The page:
I love a place that can fix a good cuppa iced cappucino. The espresso is hand-dripped, blended with ice, then frothed with a layer of milk. So much work goes into making it instead of pouring pre-made coffee over hot milk, then adding ice, which is basically what the big names do.
Let’s go see what’s on the upper floor shall we?
Basically, the second floor is dedicated space for smokers.
Such a lovely hidden gem in a busy part of town, way too out of the way and underrated. This would be one of ’em cafes that locals frequent, and the occasional tourist stumbles upon.
Gabae Naru 가배나루
348-1 Chungjeongno 3(sam)-ga
Late night shopping at Hongdae with iced peach tea leads to planting thy ass at this comfortable hideout, tired out from endless sights, walking with wedge-heels, and very fascinated by observations I get from people watching at Cafe Joenill. Also, it had been drizzling, and I still wanted to keep my nose. Earpiece-plugged, this was the time I fell in love with EXO’s Peter Pan (the only song from their album I actually can’t stop listening to). I can only hope nobody in the cafe noticed my feet tapping to the beat. Nightfall sentimentalises all my favourite semi-emotional songs. xoxo, Viktoria Jean
So this is one of ’em chain coffee-stores that also offer legit mojitos and cocktails, where I tasted one of the best sweet-potato lattes I’ve ever had! Purple’s their defining colour. I’ve only so far tried one of their beverages. Everything else on their menu is the same as any of the other chain coffeehouses.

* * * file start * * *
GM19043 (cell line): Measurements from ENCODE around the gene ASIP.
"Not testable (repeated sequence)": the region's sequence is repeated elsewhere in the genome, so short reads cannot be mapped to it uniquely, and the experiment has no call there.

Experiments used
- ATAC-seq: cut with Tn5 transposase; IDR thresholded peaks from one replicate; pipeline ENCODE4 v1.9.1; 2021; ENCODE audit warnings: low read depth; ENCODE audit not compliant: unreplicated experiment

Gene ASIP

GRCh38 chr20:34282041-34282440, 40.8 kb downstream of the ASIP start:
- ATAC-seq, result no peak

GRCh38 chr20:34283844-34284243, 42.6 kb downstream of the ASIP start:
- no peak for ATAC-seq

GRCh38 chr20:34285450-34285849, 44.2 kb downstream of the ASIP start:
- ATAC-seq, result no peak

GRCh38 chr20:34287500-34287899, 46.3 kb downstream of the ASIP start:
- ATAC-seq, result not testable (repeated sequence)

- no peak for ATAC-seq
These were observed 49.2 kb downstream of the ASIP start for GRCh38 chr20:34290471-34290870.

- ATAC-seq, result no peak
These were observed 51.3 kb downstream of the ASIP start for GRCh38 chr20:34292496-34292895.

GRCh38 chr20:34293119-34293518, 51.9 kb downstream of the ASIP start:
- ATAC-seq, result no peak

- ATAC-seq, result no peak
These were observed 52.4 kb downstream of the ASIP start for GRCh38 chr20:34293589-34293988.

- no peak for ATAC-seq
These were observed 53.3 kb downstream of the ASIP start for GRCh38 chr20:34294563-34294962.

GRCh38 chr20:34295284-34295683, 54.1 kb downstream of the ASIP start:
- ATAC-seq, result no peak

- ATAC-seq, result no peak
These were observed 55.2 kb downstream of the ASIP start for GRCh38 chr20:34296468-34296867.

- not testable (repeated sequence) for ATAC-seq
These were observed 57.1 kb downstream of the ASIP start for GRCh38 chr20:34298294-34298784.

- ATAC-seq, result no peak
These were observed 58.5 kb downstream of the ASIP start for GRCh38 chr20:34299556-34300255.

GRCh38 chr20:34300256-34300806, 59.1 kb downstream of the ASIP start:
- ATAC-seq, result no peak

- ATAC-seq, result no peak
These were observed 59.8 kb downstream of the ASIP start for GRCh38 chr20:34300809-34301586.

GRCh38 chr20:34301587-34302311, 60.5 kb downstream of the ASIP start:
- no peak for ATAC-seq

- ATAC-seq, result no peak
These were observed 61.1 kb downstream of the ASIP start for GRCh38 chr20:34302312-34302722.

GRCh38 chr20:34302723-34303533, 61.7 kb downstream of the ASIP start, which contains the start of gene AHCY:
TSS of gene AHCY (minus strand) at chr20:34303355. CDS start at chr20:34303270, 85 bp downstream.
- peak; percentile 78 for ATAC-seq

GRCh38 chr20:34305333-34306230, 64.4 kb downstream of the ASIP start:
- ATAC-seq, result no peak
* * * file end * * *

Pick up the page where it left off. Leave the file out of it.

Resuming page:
Was grabbing a hot drink before battling the cold spring weather on my way to Deoksugung at City Hall. This Hongdae franchise is the only one I’ve been to, given the amount of time I had, and usually it’s crammed up besides the other cafe giants like Caffe Bene, Coffee Bean, Starbucks and the likes, hence much neglected (by me).
On the day I decided to give this a try, it was incredibly empty at 10 am as the university kids were probably at school. Then again 10am isn’t exactly an ungodly hour, since the cafe is open 24/7. I pass this cafe every night while going back to my guesthouse and it really fills up past 10pm. Kinda reminds me of my own late-night uni days!
Edged alongside local eateries in the central business district of Jung-Gu, this diner was packed during the lunch hour, with loads of people still waiting for tables when I left! Café Mamas is amongst the popular franchised coffee houses in Seoul that offer a European brunch menu consisting of salads, paninis and soups. They serve a corporate crowd from neighbouring office towers as well as tourists and locals visiting Deoksugung and various palaces in the Sijeong City Hall area.
With a moustached coffee mug as the cafe’s icon, this place is hard to forget! You can expect wholesome all-day breakfasts, fresh juices and gourmet coffees at all their branches.
Kiwi juice and this potato soup looks pretty good~
Cold Chicken salad for brunch! I think I liked their bread most. The chicken was too dry – kind of tasted as if it was left overnight. I wonder if its just me or was the chicken so very tasteless? But they had so many customers that day. Probably the salad is not the best thing they have on offer, since everything else looks equally good or better. It was a decent meal though, but I guess I had higher expectations!
They also have franchises at places like Gangnam, Yeouido, Yeoksam, Garosugil and Gwanghwamun – a total of 15 stores Seoul-wide. Looking forward to try something else on their menu when I’m back ^^